Listen Live

A filly about to run her first race Saturday escaped the track and onto a Kentucky highway, running and ran alongside traffic before being captured.

>> Read more trending news

Bold and Bossy bucked her rider and got loose while on her way to the starting gate at Ellis Park. Jockey Miguel Mena was thrown off her.

The horse then ran over a levee heading to U.S. 41 before briefly getting onto Interstate 69 and the Veterans Memorial Parkway. A group of trainers, police and sheriff’s deputies chased the horse, which was still wearing blinders, for nearly 30 minutes before she was corralled by a man and his wife.

“She couldn’t see anything beside her, so that made it a little worse trying to catch her,” said Jack Hancock, a trainer who chased after her. “I’ve been here all my life and I’ve never seen one to do a run like this, not that far and not that much highway.”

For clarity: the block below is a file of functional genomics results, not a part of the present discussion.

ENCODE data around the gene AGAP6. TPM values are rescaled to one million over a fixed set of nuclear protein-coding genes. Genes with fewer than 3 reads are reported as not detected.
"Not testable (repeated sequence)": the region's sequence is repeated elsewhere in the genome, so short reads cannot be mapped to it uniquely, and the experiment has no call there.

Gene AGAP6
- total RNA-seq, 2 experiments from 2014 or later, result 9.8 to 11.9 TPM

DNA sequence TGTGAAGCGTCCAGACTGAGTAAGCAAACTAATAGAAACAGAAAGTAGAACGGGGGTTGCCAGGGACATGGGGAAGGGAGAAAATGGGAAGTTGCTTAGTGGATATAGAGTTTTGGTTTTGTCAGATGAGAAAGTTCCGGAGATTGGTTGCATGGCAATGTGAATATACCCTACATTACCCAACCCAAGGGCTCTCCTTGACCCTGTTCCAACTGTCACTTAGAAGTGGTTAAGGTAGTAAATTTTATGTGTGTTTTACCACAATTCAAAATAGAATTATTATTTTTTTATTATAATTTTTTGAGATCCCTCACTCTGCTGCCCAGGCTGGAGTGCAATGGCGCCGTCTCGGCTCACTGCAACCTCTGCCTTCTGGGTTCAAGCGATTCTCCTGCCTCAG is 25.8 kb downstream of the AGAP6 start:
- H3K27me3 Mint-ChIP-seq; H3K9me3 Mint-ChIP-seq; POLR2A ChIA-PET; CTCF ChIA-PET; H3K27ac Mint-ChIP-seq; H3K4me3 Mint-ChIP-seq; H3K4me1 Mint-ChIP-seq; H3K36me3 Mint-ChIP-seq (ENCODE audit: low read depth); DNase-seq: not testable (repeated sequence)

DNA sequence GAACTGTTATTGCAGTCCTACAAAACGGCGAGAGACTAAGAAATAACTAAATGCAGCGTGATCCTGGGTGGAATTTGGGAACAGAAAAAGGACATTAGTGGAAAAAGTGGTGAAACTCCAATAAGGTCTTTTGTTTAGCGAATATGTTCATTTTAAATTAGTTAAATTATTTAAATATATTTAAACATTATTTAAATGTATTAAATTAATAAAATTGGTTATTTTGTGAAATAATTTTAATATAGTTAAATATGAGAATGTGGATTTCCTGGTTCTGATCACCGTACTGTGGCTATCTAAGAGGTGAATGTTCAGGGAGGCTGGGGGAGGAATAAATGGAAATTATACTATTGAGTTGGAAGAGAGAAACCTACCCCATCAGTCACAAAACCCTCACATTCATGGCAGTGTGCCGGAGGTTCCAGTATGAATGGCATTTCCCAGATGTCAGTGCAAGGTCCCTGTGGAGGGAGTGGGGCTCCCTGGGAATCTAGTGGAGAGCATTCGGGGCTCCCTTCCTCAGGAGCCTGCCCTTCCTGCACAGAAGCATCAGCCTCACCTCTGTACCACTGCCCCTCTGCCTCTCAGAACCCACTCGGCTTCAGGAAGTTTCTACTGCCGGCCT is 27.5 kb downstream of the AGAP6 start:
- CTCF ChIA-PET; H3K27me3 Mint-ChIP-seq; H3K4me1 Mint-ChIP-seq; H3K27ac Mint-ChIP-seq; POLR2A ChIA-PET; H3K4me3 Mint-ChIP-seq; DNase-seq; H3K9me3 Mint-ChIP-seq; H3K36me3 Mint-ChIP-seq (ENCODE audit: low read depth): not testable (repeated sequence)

Bold and Bossy lost two shoes and a hind hoof scraped some flesh from a front foot during her run, but otherwise she was not injured. She was cramping from dehydration when she was captured.

“Just by the grace of God, she was not hit,” Bold and Bossy’s owner Michael Ann Ewing told The Washington Post. “Thank God she was not hurt or caused someone else to be severely injured or killed.”

Horses that escape typically run back to an area of familiarity but Bold and Bossy was brought in from Lexington.

“She didn’t know where to go home,” Hancock said.

Ewing decided that after getting captured, Bold and Bossy would be kept overnight in the receiving barn at Ellis Park while she was treated and calmed down. However, at 5 a.m. that barn burned down. All seven horses inside it were able to get out, including Bold and Bossy.

The horse was taken to a veterinarian clinic for evaluation.

“They’re assessing her lungs and putting more fluids into her and they’re going to evaluate the burns. It’s really hard to tell how bad they are going to be. You could see dimpling under the cream,” Ewing told the Post. “They’ll just do everything they can for her for a couple of days, then we’ll reassess and see what the game plan is.”

The Associated Press contributed to this report.